The root of the maca plant, a vegetable closely related to broccoli, kale, and cauliflower, grows natively in the Andes and has grown most popular because of its hormone balancing properties. Indigenous South Americans have long consumed this root, commonly referred to as Peruvian ginseng, for many different reasons, such as enhancing libido and fertility, increasing energy, promoting mental clarity, treating erectile dysfunction, and supporting women overall. One study, examining maca’s beneficial effects on hormonal women, concluded that maca was a “valuable non-hormonal plant preparation for balancing levels of hormones“[9]. Maca alleviated symptoms like hot flushes, incidence in night sweating, interrupted sleep pattern, nervousness, depression and heart palpitations. One of the more frustrating symptoms signaling a hormone imbalance, that can also be seen in women taking antidepressants, is sexual dysfunction and loss of libido. Taking the root daily demonstrated improvement in sexual function and resulted in a significant improvement in libido and orgasm[10].

Purchase a quality maca root powder here.

2. Oatstraw

Oat straw, also known as Avena sativa, is the green and unripened stem and leaves of the plant. Most people recognize this plant for the common oat, the grain which grows and develops when it is left to fully ripen. With a longstanding history of being used medicinally throughout Europe, oat straw boasts a lengthy list of benefits for women, including the ability to treat osteoporosis and mood disorders, balance the hormones, and reduce cramping during menstruation and the frequency of headaches [11, 12]. Oatstraw is so gentle that its even been recommended during pregnancy[13], and is proven to help balance the hormones[14]. Specifically, oatstraw stimulates the release of the luteinizing hormone, whose production is required all throughout the menstrual cycle. Regular intake of the incredible Avena sativa can yield benefits like mood enhancement, stress relief, and more restful sleep[15].
One small warning, because I am a gluten-free website, while oats are naturally gluten-free and Celiac safe, their processing and manufacturing makes them potentially unsafe for those with gluten sensitivities.

Purchase a quality oatstraw powder here.

 

3. Catuaba Bark

The bark of the Catuaba, several species of trees that grow natively in South America, has been traditionally used by indigenous Brazilian tribes for generations in treating ailments like fatigue, memory deficits, impotence, and depression. This bark is most definitely a supplement that every woman should consider, as it offers countless benefit to us, specifically. Catuaba has the ability to ease pain during menstruation[16] and, most especially, aid in the increased production of dopamine and, in the human body, sex hormones and neurotransmitters are involved in a delicate dance. Increased dopamine may have antidepressant-like effects, and could “increase sexual desire in women”[17,18]. When it comes to catuaba bark, certain species can have different therapeutic effects. For example, Bignoniaceae can be used to ease severe menstrual cramps, as well as for diminishing pain during birth[19], Phyllanthaceae is recognized for balancing the thyroid[20], and Apocynaceae for treating low libido[21].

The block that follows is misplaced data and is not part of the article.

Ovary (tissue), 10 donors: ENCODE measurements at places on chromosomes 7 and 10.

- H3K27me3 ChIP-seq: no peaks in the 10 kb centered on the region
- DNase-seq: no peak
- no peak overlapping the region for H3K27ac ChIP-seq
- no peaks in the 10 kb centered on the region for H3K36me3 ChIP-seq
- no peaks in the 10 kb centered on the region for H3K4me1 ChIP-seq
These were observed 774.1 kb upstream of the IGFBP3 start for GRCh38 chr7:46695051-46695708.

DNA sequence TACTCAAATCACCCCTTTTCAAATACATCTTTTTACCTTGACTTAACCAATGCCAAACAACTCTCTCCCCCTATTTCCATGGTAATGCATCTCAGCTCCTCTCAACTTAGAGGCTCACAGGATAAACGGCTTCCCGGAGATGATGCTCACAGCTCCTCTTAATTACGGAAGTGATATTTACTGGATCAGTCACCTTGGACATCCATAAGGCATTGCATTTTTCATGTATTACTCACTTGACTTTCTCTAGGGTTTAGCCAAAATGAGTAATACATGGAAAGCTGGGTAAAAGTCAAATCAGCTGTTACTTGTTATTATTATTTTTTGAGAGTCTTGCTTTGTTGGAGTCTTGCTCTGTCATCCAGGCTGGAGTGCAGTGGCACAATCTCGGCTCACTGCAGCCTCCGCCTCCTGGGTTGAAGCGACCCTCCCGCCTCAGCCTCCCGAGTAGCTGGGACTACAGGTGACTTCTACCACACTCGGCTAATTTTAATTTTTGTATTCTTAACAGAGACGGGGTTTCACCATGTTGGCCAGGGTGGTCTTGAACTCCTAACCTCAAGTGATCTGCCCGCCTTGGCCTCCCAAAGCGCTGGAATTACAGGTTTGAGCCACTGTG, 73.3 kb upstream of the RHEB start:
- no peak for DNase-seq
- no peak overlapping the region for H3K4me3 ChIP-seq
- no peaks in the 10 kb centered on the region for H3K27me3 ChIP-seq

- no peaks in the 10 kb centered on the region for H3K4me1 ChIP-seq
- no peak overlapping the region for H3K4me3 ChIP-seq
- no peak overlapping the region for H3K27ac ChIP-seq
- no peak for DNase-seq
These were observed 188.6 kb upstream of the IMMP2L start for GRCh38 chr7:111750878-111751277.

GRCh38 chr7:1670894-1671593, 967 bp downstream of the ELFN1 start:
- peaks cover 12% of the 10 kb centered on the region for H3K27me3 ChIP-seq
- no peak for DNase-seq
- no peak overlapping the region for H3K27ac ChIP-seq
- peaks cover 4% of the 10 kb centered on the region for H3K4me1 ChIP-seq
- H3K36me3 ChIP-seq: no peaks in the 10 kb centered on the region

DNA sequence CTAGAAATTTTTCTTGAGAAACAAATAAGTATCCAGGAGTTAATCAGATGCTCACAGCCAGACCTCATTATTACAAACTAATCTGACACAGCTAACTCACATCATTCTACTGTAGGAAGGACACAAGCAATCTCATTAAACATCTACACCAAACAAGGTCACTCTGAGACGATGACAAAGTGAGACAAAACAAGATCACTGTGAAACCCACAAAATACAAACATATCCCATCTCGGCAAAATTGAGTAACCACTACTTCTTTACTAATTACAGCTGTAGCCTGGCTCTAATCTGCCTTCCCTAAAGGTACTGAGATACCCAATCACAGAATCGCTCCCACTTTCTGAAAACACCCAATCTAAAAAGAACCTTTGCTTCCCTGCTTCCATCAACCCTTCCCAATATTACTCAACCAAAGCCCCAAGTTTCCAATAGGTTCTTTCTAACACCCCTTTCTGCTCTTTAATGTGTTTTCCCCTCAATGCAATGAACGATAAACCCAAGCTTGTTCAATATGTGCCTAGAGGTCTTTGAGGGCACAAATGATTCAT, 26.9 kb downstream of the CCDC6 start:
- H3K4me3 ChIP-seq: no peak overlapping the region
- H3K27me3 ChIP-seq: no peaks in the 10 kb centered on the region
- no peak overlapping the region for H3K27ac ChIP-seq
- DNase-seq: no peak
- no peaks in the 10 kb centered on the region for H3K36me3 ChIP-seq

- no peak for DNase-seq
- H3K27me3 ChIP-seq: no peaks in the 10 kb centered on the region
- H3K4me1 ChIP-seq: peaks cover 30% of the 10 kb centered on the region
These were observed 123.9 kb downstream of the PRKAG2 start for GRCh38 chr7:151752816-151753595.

Purchase a quality catuaba bark powder here.

4. Ashwagandha Root

Ashwagandha, a fruiting plant of the nightshade family, grows natively in the Ayurveda, a country located in India. Known fondly as “a rejuvenator of Ayurveda”, the Ashwagandha root has really made a name for itself in Indian medicine. In modern medicine, Ashwagandha is recognized as an adaptogen, a natural compound that helps make the body more resistant to stress and cortisol production. By targeting the area of the brain where the hypothalamus, pituitary and adrenal glands meet, this root has the ability to offer a protective effect against stress[22]. By regulating the hormones, Ashwagandha has the ability to ease menopausal symptoms naturally as well as improve the sexuality of women[23,24]. Traditionally, in Ayurveda, Ashwagandha root has also been used as a galactagogue, or an herb that increases breastmilk production, to support new mothers[25].

Purchase a quality Ashwagandha Root powder here.

5. Muira puama

Muira puama is a flowering plant that grows natively in the Amazon rainforest, and is often referred to as the “Viagra of the Rainforest”, because of its potent ability to boost libido in both sexes. Studies have referenced its enormous potential for use against stress, depression, and as an aphrodisiac[26]. Another scientific adaptogen, Muira puama helps protect the body against stress[27], and because it is high in sterols, the foundation for hormones, this herb aids in balancing them. When studied, 65% of women reported an increase in libido after just one month of use[28], and by increasing blood flow to the pelvis, Muira puama also increases sensitivity, pleasure, and orgasm.

Purchase a quality Muira puama powder here.

 

HerLIBIDO